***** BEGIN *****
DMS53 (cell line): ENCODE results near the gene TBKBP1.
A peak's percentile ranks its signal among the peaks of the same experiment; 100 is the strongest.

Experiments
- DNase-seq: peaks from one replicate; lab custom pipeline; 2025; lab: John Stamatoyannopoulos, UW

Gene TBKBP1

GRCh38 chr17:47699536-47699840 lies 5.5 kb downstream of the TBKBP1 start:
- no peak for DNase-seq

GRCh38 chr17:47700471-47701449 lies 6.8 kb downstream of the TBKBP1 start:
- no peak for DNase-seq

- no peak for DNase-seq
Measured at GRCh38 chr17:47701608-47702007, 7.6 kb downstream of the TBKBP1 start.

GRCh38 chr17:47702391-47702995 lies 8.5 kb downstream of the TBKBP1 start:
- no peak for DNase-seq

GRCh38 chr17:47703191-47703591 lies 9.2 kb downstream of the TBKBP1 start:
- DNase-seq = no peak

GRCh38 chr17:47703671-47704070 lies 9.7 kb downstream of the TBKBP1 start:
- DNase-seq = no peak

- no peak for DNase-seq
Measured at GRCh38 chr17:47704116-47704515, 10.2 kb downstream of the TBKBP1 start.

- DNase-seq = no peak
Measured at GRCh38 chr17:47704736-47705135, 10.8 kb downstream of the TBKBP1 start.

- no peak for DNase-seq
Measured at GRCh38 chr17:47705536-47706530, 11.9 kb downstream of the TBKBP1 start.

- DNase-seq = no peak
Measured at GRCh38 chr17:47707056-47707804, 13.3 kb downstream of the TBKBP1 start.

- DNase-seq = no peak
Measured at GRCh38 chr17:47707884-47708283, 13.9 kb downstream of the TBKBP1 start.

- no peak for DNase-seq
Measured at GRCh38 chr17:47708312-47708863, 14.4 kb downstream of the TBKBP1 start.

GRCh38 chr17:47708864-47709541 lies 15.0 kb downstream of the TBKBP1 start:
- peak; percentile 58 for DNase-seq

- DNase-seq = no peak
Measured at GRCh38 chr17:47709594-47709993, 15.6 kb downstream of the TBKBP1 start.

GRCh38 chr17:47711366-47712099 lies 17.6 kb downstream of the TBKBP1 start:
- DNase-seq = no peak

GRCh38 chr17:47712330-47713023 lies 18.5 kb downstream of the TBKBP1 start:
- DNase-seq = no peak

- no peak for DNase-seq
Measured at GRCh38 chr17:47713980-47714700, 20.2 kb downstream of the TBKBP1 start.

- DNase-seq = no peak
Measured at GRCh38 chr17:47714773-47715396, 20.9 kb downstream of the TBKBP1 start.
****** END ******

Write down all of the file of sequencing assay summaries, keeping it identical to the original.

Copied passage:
DMS53 (cell line): ENCODE results near the gene TBKBP1.
A peak's percentile ranks its signal among the peaks of the same experiment; 100 is the strongest.

Experiments
- DNase-seq: peaks from one replicate; lab custom pipeline; 2025; lab: John Stamatoyannopoulos, UW

Gene TBKBP1

GRCh38 chr17:47699536-47699840 lies 5.5 kb downstream of the TBKBP1 start:
- no peak for DNase-seq

GRCh38 chr17:47700471-47701449 lies 6.8 kb downstream of the TBKBP1 start:
- no peak for DNase-seq

- no peak for DNase-seq
Measured at GRCh38 chr17:47701608-47702007, 7.6 kb downstream of the TBKBP1 start.

GRCh38 chr17:47702391-47702995 lies 8.5 kb downstream of the TBKBP1 start:
- no peak for DNase-seq

GRCh38 chr17:47703191-47703591 lies 9.2 kb downstream of the TBKBP1 start:
- DNase-seq = no peak

GRCh38 chr17:47703671-47704070 lies 9.7 kb downstream of the TBKBP1 start:
- DNase-seq = no peak

- no peak for DNase-seq
Measured at GRCh38 chr17:47704116-47704515, 10.2 kb downstream of the TBKBP1 start.

- DNase-seq = no peak
Measured at GRCh38 chr17:47704736-47705135, 10.8 kb downstream of the TBKBP1 start.

- no peak for DNase-seq
Measured at GRCh38 chr17:47705536-47706530, 11.9 kb downstream of the TBKBP1 start.

- DNase-seq = no peak
Measured at GRCh38 chr17:47707056-47707804, 13.3 kb downstream of the TBKBP1 start.

- DNase-seq = no peak
Measured at GRCh38 chr17:47707884-47708283, 13.9 kb downstream of the TBKBP1 start.

- no peak for DNase-seq
Measured at GRCh38 chr17:47708312-47708863, 14.4 kb downstream of the TBKBP1 start.

GRCh38 chr17:47708864-47709541 lies 15.0 kb downstream of the TBKBP1 start:
- peak; percentile 58 for DNase-seq

- DNase-seq = no peak
Measured at GRCh38 chr17:47709594-47709993, 15.6 kb downstream of the TBKBP1 start.

GRCh38 chr17:47711366-47712099 lies 17.6 kb downstream of the TBKBP1 start:
- DNase-seq = no peak

GRCh38 chr17:47712330-47713023 lies 18.5 kb downstream of the TBKBP1 start:
- DNase-seq = no peak

- no peak for DNase-seq
Measured at GRCh38 chr17:47713980-47714700, 20.2 kb downstream of the TBKBP1 start.

- DNase-seq = no peak
Measured at GRCh38 chr17:47714773-47715396, 20.9 kb downstream of the TBKBP1 start.